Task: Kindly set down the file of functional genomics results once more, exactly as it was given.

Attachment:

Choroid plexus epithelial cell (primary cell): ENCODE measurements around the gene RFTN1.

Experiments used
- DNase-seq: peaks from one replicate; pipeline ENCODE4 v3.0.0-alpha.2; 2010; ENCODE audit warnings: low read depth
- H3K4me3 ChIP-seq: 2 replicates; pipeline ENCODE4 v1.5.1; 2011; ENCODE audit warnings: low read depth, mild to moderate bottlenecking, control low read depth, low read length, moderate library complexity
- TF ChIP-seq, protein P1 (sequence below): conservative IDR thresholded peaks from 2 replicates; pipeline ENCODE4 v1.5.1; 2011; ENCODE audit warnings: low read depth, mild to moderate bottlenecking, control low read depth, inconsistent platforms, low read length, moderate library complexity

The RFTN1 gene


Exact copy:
Choroid plexus epithelial cell (primary cell): ENCODE measurements around the gene RFTN1.

Experiments used
- DNase-seq: peaks from one replicate; pipeline ENCODE4 v3.0.0-alpha.2; 2010; ENCODE audit warnings: low read depth
- H3K4me3 ChIP-seq: 2 replicates; pipeline ENCODE4 v1.5.1; 2011; ENCODE audit warnings: low read depth, mild to moderate bottlenecking, control low read depth, low read length, moderate library complexity
- TF ChIP-seq, protein P1 (sequence below): conservative IDR thresholded peaks from 2 replicates; pipeline ENCODE4 v1.5.1; 2011; ENCODE audit warnings: low read depth, mild to moderate bottlenecking, control low read depth, inconsistent platforms, low read length, moderate library complexity

The RFTN1 gene